An Austrian NGO has created a guideline for offended parties to easily report any anti-migrant ‘hate speech’ messages to police in order to prosecute those who post them.
Non-governmental organisation (NGO) SOS-Mitmench, or SOS Fellow Man, is a pressure group which was formed to combat what they call “anti-foreigner sentiment” and has been a fierce critic of the anti-mass migration Austrian Freedom Party (FPÖ) since its formation in 1992.
The group’s most recent project is set to tackle what they refer to as “hate speech” online; but according to them this includes not only incitement to violence but also insults and derogatory remarks, reports Kurier.
Alexander Pollak, spokesman of SOS Fellow man, claims that there has been a rapid increase in the number of so-called “hate postings” on social media and elsewhere on the internet. Along with speech that offends, Mr. Pollak said “there are also groups that use the Internet specifically to disseminate false information” – but was not clear on what information in particular should be cause for legal action and prosecution from the Austrian authorities.
According to Mr. Pollak his organisation has been inundated by members of the public who have requested their help in trying to combat anti-migrant speech online. He claims that many people in Austria are anxious over comments on social media platforms and want to know how to report the posters properly to the police.
“They want to know how to respond to hate postings,” Mr. Pollak said. He claimed that was the reason the group has set up a new page outlining the best ways to report offensive online postings to police and what type of speech would likely qualify for prosecution.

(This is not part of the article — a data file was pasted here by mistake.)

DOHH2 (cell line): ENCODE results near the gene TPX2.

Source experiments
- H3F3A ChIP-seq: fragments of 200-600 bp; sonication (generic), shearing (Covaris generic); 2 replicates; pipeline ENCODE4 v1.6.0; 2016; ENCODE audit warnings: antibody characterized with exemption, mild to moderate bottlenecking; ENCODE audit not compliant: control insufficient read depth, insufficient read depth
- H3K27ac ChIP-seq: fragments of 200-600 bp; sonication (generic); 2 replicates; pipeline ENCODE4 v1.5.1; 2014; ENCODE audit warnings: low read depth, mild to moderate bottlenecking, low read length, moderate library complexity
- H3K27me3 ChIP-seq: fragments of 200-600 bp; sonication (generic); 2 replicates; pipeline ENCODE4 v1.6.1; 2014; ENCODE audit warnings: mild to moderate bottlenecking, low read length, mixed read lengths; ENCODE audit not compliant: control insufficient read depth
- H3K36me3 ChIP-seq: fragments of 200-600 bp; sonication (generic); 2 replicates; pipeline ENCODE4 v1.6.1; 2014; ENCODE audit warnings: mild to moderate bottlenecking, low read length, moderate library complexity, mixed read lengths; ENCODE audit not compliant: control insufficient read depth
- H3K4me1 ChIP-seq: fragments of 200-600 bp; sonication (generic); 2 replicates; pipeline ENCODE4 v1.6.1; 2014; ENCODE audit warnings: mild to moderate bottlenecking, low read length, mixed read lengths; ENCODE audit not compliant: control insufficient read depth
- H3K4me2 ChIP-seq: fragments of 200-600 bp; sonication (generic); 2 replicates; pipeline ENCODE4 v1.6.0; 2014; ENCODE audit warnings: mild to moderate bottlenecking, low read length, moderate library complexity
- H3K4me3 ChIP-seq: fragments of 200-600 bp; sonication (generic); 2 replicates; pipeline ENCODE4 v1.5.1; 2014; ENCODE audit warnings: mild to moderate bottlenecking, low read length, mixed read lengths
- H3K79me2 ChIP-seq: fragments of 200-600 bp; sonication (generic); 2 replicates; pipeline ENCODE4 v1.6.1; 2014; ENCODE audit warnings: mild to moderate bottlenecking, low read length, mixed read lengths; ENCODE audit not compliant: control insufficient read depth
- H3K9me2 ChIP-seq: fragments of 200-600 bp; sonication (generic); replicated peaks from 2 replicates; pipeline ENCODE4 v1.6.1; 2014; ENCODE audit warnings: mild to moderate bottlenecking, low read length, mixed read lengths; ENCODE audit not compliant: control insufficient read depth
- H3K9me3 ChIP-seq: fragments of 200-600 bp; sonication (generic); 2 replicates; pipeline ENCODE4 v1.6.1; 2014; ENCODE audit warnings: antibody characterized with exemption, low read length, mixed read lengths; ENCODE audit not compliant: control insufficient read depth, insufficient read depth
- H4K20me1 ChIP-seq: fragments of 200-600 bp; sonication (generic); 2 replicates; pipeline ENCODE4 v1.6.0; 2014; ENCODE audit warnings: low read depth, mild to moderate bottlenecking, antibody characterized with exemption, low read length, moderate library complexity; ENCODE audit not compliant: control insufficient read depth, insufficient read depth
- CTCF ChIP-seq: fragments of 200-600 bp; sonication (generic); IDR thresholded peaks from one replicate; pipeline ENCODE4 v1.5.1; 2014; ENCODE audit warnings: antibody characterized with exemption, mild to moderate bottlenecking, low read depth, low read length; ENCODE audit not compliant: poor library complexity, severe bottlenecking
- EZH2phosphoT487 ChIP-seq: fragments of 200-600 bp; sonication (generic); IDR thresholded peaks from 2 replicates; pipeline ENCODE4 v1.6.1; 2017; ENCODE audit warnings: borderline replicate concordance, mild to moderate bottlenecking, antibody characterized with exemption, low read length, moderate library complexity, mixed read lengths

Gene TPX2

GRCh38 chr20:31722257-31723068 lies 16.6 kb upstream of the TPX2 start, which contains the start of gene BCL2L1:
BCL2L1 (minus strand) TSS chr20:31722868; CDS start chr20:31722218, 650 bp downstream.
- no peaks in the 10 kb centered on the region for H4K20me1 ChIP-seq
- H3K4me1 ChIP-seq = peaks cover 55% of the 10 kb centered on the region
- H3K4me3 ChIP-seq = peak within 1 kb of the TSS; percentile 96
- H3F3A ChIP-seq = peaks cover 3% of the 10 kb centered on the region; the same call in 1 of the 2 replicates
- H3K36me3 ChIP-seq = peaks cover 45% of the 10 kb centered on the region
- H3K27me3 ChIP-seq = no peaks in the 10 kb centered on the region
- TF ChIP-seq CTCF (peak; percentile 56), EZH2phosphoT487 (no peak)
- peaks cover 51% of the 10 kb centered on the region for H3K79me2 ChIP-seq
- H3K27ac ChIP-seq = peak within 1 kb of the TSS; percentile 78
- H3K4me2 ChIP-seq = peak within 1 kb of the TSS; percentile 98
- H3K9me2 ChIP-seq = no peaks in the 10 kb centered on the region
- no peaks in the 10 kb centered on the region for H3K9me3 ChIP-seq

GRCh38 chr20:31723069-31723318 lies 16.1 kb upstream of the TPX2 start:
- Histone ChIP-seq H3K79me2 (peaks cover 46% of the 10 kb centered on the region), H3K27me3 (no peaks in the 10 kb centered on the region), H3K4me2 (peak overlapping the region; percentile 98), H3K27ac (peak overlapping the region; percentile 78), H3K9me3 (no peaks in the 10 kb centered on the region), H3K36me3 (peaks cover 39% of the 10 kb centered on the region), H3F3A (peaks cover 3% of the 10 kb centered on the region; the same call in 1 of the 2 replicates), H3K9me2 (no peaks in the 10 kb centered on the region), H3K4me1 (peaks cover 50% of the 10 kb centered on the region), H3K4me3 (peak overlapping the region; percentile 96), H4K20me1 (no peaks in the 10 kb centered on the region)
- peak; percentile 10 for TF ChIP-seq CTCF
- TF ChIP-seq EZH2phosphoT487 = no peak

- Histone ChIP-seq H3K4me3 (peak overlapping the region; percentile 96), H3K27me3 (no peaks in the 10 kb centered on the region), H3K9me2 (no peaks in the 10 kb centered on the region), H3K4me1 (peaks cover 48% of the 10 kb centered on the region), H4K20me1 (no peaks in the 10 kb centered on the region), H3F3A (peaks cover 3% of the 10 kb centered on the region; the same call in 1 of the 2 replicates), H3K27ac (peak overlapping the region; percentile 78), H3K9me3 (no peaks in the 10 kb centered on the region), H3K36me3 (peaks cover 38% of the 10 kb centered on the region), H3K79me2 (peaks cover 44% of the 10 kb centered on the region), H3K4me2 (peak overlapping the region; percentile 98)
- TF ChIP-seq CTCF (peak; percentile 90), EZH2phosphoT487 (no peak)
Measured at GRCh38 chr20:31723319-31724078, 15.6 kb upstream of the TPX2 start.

The guide on the group’s website claims that people who are victims of hate speech or see others who are being insulted should “not stand idly by” but rather take action by reporting what they see. The site says that people who observe hate speech should screenshot and provide links to anything they see online to help any investigation. Also listed are several links to places online where hate speech can be reported.
The prosecution for speech crimes in Austria and Europe has been on the rise since the start of the migrant crisis with many seeing the limits of what is deemed acceptable to be shrinking by the day. In Germany several high profile cases of speech on social media have led to arrests, raids on people’s homes, and convictions including PEGIDA founder Lutz Bachmann.
While some who have been arrested were legitimate neo-Nazi sympathisers, others have been convicted for merely criticising mass migration and the policies of European countries toward the migrant crisis.